“There is a large body of epidemiological research suggesting that our relationships are predictors of mortality rates, especially from cardiovascular disease,” explains Bert Uchino, psychological scientist of the University of Utah. “But most prior work has ignored the fact that many relationships are characterized by both positive and negative aspects — in other words, ambivalence.”
In one of the largest systematic reviews on this topic to date, Harvard School of Public Health (HSPH) researchers found that positive psychological well-being appears to reduce the risk of heart attacks, strokes and other cardiovascular events.
Many potential psychosocial risk factors for coronary heart disease have previously been identified including stress, Type A behaviour pattern, hostility and physiological reactivity to stress. Several meta-analyses have found associations between coronary heart disease and components of Type A personality. The hallmark traits include competitiveness, hostility, tenseness and aggressiveness. When one partner exhibits many of these components, there tends to be a lack of a mutually beneficial support structure.
Medical Intuitive Mona Delfino identified in her research how each body area has a language as to what the organs do, the muscles, the nerves, etc. When a condition occurs in the body in a localized area, it’s to help us discover what we might need to change in order to keep “homeostasis” in our emotions, mental reasoning, and spiritual living.
More studies are supporting was energy workers have been claiming for years. That there is a direct correlation between our relationships, what we feel and what happens to our body.
Complexity In Relationships Predicts Cardiovascular Health
Uchino and his colleagues — Timothy Smith and Cynthia Berg — were interested in exploring how this complexity in relationships predicts cardiovascular health.
The researchers instructed 136 older couples (63 years old, on average) to fill out questionnaires measuring their overall marriage quality, as well as their perceived support from their spouse. Specifically, they indicated how helpful or how upsetting their spouse was during times when they needed support, advice, or a favor. The researchers found that about 30% of individuals viewed their partner as delivering positive support, whereas 70% viewed their partner as ambivalent — sometimes helpful and sometimes upsetting.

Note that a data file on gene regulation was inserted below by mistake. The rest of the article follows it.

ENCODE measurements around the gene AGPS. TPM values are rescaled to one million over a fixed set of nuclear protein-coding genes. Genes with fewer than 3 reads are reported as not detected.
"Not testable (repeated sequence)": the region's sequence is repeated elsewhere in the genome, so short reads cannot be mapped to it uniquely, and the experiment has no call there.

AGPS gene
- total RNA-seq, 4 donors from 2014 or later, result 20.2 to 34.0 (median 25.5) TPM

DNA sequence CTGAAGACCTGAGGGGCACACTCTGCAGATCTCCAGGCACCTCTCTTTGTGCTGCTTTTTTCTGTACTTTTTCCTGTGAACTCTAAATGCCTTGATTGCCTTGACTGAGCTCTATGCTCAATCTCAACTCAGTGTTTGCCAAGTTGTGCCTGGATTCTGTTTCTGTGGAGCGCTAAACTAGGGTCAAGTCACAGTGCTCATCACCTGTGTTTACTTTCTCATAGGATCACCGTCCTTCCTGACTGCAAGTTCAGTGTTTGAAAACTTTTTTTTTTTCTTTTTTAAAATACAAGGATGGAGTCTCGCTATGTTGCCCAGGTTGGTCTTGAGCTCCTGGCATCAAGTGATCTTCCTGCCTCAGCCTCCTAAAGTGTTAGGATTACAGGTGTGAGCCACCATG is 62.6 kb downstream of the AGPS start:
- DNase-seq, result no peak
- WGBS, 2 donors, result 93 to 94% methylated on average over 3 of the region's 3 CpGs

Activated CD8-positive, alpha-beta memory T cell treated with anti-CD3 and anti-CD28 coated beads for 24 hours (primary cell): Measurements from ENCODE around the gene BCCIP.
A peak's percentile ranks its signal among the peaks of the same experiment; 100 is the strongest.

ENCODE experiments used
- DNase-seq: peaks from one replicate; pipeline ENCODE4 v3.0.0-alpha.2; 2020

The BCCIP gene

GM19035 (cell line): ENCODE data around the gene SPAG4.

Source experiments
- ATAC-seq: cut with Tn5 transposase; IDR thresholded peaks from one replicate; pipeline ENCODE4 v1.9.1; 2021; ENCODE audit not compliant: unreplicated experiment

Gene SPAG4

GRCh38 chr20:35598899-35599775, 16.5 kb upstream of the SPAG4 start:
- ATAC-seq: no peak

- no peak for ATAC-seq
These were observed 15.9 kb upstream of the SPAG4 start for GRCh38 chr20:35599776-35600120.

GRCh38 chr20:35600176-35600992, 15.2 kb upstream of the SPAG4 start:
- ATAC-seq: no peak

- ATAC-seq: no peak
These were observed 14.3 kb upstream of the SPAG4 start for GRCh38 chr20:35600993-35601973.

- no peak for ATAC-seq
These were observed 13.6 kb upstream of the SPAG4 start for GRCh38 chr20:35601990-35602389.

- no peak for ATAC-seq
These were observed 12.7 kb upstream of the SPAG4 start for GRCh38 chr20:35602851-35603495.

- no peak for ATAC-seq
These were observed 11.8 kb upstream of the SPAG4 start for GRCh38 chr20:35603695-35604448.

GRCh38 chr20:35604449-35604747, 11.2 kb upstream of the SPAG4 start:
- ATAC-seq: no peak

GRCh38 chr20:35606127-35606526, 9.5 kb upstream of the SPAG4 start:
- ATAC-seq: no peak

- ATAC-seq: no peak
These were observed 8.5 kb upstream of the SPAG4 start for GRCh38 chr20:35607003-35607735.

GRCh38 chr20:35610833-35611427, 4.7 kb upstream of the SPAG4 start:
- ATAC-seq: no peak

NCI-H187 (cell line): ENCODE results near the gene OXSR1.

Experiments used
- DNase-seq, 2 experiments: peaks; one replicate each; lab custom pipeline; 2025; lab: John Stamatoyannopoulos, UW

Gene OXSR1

Using a CT scanner to check for overall calcification in the participants’ coronary arteries, the researchers found that CAC levels were highest when both partners in the relationship viewed each other as ambivalent. When only one partner felt this way, the risk was significantly less. The effect was independent of gender, meaning that these associations were comparable for husbands and wives.
Given that the participants were married for an average of 36 years, one might predict that overall marital satisfaction would have a significant impact on this cardiovascular risk factor — but the researchers didn’t find that to be the case. It was the positive and negative aspects of lending support that were most significant in predicting cardiovascular health, suggesting that these factors exert their effects independently of overall marital quality.
Scientists are finding more often that people who forgive exhibit better physical and mental health than those who harbor negative feelings about an event that offended them in a relationship. People who forgive tend to support their loved ones more often and have lower rates of anxiety and depression.
It’s not exactly clear why this is the case, but the researchers hypothesize that when both partners perceive each other as a source of ambivalence, it changes their behavior toward one another.
“The findings suggest that couples who have more ambivalent views of each other actively interact or process relationship information in ways that increase their stress or undermine the supportive potential in the relationship,” says Uchino. “This, in turn, may influence their cardiovascular disease risk.”
“People need to realize that the risk factors for heart disease often travel together,” says Dr. Dan Fisher, a cardiologist at New York University Medical Center in New York City. People involved in less than ideal lifestyles with high stress and little encouragement and support from loved ones, tend to have higher rates of several markers for cardiovascular disease.
While Uchino and colleagues can’t be certain that mutual ambivalencecauses higher levels of CAC, since the study didn’t follow participants over time, the results do provide the initial evidence necessary for longitudinal studies on relationship support and cardiovascular health.
Going forward, the researchers are interested in exploring the actual biological, social, and behavioral pathways linking relationship ambivalence and CAC levels, as well as ways to reduce ambivalence in important social ties.
Studies like this are important because they raise awareness of the problem and hopefully we can address social pathways first, before they manifest physically. An ounce of prevention really is worth a pound of cure and if more people can learn to support one another, this may speak volumes not only for their relationship, but also their health.